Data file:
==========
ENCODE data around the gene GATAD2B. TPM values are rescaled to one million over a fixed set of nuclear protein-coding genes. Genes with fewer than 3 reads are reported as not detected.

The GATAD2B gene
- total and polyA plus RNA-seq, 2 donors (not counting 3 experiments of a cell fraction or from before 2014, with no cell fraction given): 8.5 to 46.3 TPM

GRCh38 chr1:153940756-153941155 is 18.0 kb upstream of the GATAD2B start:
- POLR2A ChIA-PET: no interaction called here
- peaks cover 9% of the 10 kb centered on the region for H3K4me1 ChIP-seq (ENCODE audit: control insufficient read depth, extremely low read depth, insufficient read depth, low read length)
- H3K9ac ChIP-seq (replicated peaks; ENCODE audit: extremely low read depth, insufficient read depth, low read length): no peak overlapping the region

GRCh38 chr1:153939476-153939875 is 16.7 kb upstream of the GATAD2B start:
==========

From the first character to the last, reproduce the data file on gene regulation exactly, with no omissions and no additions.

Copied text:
ENCODE data around the gene GATAD2B. TPM values are rescaled to one million over a fixed set of nuclear protein-coding genes. Genes with fewer than 3 reads are reported as not detected.

The GATAD2B gene
- total and polyA plus RNA-seq, 2 donors (not counting 3 experiments of a cell fraction or from before 2014, with no cell fraction given): 8.5 to 46.3 TPM

GRCh38 chr1:153940756-153941155 is 18.0 kb upstream of the GATAD2B start:
- POLR2A ChIA-PET: no interaction called here
- peaks cover 9% of the 10 kb centered on the region for H3K4me1 ChIP-seq (ENCODE audit: control insufficient read depth, extremely low read depth, insufficient read depth, low read length)
- H3K9ac ChIP-seq (replicated peaks; ENCODE audit: extremely low read depth, insufficient read depth, low read length): no peak overlapping the region

GRCh38 chr1:153939476-153939875 is 16.7 kb upstream of the GATAD2B start: